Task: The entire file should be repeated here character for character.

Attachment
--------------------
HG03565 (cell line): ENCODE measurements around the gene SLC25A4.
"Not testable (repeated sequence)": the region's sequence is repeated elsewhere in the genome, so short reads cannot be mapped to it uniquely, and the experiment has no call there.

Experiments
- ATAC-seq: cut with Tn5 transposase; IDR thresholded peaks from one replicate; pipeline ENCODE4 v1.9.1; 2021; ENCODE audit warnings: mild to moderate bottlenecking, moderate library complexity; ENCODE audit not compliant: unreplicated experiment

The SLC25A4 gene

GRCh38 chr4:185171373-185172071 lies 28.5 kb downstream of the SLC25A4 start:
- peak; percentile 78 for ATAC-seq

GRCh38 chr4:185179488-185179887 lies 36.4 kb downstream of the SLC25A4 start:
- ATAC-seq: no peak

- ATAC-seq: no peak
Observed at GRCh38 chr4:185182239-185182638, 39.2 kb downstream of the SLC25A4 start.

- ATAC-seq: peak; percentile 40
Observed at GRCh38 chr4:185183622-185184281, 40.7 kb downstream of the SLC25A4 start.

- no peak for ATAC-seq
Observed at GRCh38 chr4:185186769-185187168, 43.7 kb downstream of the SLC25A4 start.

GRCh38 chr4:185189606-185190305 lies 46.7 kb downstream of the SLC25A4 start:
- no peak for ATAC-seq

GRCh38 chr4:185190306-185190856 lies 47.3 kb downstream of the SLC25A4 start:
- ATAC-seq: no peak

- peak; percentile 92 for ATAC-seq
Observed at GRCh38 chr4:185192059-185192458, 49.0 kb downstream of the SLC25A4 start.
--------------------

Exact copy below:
HG03565 (cell line): ENCODE measurements around the gene SLC25A4.
"Not testable (repeated sequence)": the region's sequence is repeated elsewhere in the genome, so short reads cannot be mapped to it uniquely, and the experiment has no call there.

Experiments
- ATAC-seq: cut with Tn5 transposase; IDR thresholded peaks from one replicate; pipeline ENCODE4 v1.9.1; 2021; ENCODE audit warnings: mild to moderate bottlenecking, moderate library complexity; ENCODE audit not compliant: unreplicated experiment

The SLC25A4 gene

GRCh38 chr4:185171373-185172071 lies 28.5 kb downstream of the SLC25A4 start:
- peak; percentile 78 for ATAC-seq

GRCh38 chr4:185179488-185179887 lies 36.4 kb downstream of the SLC25A4 start:
- ATAC-seq: no peak

- ATAC-seq: no peak
Observed at GRCh38 chr4:185182239-185182638, 39.2 kb downstream of the SLC25A4 start.

- ATAC-seq: peak; percentile 40
Observed at GRCh38 chr4:185183622-185184281, 40.7 kb downstream of the SLC25A4 start.

- no peak for ATAC-seq
Observed at GRCh38 chr4:185186769-185187168, 43.7 kb downstream of the SLC25A4 start.

GRCh38 chr4:185189606-185190305 lies 46.7 kb downstream of the SLC25A4 start:
- no peak for ATAC-seq

GRCh38 chr4:185190306-185190856 lies 47.3 kb downstream of the SLC25A4 start:
- ATAC-seq: no peak

- peak; percentile 92 for ATAC-seq
Observed at GRCh38 chr4:185192059-185192458, 49.0 kb downstream of the SLC25A4 start.